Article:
Fixing concurrency defects in multicore design

There are compelling reasons to move to multicore processor designs, but the risk is that doing so introduces the risk of concurrency defects in the software. These are easy to introduce – even apparently innocent code can harbor nasty multithreading bugs – and notoriously difficult to diagnose and eliminate when they occur.  GrammaTech’s Paul Anderson presents some techniques to mitigate the difficulties of finding and eliminating bugs.

Having reached the limits of performance gains that can be realized from miniaturization and integration, microprocessor manufacturers are more and more frequently choosing multicore processors as the best approach to increased performance in computationally intensive embedded systems.

However, realizing the potential performance gains with multicores has a cost. Software written to be single-threaded for a single core processor will realize little or no performance benefit when executed on a multicore processor. To take advantage of the cores it must be rewritten or adapted to use multithreading. 

The key challenge is to keep the cores busy as much as possible, while ensuring that they coordinate access to shared resources properly. Unfortunately writing such code is much harder than writing single-threaded code. Concurrent code is vulnerable to entirely new kinds of programming defects, such as deadlocks or race conditions, and when these occur, they can manifest in ways that are difficult to diagnose. Traditional techniques for finding and eliminating concurrency errors may be ineffective.

A principal reason concurrency bugs are so difficult is because there is an enormous number of ways in which the events in the threads can be interleaved when those threads execute. As the number of threads or instructions increases, the number of interleavings increases exponentially. If thread A executes M instructions and thread B executes N instructions, there are N+MCN possible interleavings of the two threads. For example, given two trivial threads with ten instructions each, there are 184,756 possible interleavings of those instructions. Even with very small programs it is clear that it is next to impossible to test all combinations. Secondly, even if it is feasible to identify a single interleaving that leads to a failure, it can be very difficult to set up a repeatable test case that uses that particular interleaving because scheduling of threads is effectively nondeterministic. Consequently debugging concurrent programs can be very expensive and time consuming.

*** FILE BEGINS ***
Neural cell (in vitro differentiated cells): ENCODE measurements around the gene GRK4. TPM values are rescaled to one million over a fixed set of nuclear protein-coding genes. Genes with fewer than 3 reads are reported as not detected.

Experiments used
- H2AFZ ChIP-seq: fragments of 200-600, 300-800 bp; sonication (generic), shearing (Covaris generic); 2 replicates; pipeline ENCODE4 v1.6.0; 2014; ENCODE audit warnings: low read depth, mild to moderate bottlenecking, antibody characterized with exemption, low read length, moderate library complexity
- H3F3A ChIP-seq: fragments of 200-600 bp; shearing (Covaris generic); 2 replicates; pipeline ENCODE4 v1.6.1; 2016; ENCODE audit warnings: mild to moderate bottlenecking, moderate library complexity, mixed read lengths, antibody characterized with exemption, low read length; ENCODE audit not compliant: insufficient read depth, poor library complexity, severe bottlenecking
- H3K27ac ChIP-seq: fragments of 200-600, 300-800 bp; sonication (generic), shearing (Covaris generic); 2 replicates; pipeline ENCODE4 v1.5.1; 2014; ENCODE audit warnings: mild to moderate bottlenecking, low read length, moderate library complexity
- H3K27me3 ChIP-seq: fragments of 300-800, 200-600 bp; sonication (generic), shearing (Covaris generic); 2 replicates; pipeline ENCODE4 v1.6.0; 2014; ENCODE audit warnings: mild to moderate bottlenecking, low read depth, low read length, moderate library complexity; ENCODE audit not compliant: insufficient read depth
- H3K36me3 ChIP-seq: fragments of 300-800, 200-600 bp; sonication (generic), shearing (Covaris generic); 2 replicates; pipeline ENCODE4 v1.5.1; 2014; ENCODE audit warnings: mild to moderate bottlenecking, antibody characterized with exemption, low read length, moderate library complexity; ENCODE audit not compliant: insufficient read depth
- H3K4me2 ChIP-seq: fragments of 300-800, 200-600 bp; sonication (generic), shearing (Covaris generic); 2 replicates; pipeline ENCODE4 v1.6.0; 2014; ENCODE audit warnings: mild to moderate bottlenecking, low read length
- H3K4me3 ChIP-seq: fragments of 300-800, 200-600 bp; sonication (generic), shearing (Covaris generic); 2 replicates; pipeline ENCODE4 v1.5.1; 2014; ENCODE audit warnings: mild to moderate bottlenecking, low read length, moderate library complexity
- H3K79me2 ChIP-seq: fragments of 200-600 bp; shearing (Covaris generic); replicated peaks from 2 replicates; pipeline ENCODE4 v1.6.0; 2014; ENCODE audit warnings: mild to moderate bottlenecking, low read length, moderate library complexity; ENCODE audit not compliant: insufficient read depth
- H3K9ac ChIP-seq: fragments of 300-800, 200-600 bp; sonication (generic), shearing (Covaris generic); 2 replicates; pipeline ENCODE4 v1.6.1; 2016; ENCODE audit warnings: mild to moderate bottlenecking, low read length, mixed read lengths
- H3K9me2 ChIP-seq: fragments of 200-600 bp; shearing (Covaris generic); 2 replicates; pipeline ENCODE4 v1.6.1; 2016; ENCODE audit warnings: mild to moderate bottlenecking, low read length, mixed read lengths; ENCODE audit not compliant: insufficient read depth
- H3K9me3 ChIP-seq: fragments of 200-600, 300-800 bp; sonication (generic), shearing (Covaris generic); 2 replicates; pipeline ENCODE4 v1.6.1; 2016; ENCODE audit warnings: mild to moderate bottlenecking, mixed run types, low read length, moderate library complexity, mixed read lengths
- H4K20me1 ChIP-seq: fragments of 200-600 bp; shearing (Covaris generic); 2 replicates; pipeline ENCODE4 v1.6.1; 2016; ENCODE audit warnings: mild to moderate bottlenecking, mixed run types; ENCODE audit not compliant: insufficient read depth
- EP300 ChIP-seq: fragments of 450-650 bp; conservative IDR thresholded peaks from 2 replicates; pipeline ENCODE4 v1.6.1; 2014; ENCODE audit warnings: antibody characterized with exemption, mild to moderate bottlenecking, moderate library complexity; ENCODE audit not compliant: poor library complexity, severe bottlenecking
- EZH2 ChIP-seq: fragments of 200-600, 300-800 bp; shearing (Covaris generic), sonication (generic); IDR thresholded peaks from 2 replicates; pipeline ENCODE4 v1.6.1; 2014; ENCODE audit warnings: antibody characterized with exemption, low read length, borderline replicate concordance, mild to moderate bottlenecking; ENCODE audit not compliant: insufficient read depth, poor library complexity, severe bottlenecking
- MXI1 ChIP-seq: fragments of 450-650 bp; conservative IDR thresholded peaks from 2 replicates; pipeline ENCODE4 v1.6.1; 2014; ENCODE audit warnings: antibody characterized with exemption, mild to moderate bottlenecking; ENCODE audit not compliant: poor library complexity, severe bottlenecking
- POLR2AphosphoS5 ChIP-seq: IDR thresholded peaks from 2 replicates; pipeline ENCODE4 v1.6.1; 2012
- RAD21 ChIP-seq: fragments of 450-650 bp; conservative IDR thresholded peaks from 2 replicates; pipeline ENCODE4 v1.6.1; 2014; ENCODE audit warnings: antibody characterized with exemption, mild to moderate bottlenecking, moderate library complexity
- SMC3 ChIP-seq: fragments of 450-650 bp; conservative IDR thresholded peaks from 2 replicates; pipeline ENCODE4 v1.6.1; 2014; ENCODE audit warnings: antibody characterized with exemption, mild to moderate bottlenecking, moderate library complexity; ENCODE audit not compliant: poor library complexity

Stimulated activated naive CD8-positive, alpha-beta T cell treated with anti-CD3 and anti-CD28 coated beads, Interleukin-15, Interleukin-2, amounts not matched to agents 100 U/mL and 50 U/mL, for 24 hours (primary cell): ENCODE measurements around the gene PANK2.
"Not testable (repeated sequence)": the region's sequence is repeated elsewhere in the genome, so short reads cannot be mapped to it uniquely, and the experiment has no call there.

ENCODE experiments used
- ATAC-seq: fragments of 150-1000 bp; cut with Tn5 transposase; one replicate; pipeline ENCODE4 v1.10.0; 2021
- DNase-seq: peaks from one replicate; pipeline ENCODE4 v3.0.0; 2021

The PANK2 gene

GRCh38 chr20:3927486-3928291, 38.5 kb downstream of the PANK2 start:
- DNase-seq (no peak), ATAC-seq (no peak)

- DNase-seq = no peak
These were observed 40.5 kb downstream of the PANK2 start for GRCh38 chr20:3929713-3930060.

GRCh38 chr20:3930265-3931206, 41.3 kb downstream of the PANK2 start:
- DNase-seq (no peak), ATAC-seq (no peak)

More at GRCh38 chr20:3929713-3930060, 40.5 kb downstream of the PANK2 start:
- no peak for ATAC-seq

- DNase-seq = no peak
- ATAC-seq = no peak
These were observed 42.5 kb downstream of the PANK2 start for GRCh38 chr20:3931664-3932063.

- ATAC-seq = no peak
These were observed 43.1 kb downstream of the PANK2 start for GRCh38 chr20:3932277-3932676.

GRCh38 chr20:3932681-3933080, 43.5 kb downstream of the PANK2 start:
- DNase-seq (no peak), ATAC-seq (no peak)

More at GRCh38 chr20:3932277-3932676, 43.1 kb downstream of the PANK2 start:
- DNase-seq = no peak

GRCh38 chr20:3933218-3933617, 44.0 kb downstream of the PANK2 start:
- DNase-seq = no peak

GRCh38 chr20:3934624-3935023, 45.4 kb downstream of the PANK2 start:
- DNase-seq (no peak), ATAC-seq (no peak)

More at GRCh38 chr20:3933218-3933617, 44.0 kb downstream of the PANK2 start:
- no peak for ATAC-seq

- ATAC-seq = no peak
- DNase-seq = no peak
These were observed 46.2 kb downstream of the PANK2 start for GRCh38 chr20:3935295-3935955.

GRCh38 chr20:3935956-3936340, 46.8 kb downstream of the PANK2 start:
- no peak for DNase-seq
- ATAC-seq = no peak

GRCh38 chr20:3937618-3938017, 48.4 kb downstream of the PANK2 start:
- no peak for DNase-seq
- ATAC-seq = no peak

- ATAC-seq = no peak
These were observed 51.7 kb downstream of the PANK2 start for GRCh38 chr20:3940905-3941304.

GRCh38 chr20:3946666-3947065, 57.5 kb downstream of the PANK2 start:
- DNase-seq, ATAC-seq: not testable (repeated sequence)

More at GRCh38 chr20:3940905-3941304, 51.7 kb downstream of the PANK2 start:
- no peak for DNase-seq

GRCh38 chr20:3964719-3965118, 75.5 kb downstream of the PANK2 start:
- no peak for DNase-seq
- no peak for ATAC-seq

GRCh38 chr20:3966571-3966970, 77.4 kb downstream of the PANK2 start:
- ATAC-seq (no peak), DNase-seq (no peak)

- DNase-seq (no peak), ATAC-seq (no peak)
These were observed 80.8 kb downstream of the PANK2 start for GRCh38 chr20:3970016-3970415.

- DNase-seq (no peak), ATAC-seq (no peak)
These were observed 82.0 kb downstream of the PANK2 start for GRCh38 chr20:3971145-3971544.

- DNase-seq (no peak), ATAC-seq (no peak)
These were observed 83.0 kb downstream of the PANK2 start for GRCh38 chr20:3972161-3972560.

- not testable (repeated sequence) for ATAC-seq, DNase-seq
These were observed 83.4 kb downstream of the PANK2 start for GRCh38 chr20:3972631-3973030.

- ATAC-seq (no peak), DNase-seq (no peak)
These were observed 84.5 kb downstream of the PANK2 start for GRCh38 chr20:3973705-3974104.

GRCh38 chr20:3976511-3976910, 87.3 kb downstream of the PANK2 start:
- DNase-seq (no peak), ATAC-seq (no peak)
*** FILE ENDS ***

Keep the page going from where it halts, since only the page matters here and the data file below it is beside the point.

Insidious race conditions
Of all the concurrency defects that can occur, race conditions are probably the most pernicious. Race conditions have been responsible for numerous system failures over the years. The famous case of the Therac-25 radiation therapy machine featured a race condition that was responsible for the deaths of several patients [2]. Similarly, the 2003 Northeast blackout was exacerbated by a race condition that resulted in misleading information being communicated to the technicians [3].

There are several different kinds of race conditions. One of the most common and insidious forms – data races – is the class of race conditions involving concurrent access to memory locations. A data race occurs when there are two or more threads of execution that access a shared memory location, at least one thread is changing the data at that location, and there is no explicit mechanism for coordinating access. If a data race occurs it can leave the program in an inconsistent state.

An example of a data race is shown in Figure 1. A manufacturing assembly line has entry and exit sensors, and maintains a running count of the items currently on the line. This count is incremented every time an item enters the line, and decremented every time an item reaches the end of the line and exits. If an item enters the line at the same time that another item exits, the count should be incremented and then decremented (or vice-versa) for a net change of zero. However, normal increment and decrement are not atomic operations: they are composed of a sequence of individual instructions that first load the value from memory, then modify it locally, and finally store it back in memory. If the updating transactions are processed in a multithreaded system without sufficient safeguards, a race condition can arise because the sensors read and write a shared piece of data: the count. The interleaving in Figure 1 results in an incorrect count of 69. There are also interleavings that can result in an incorrect count of 71, as well as a number that correctly result in a count of 70.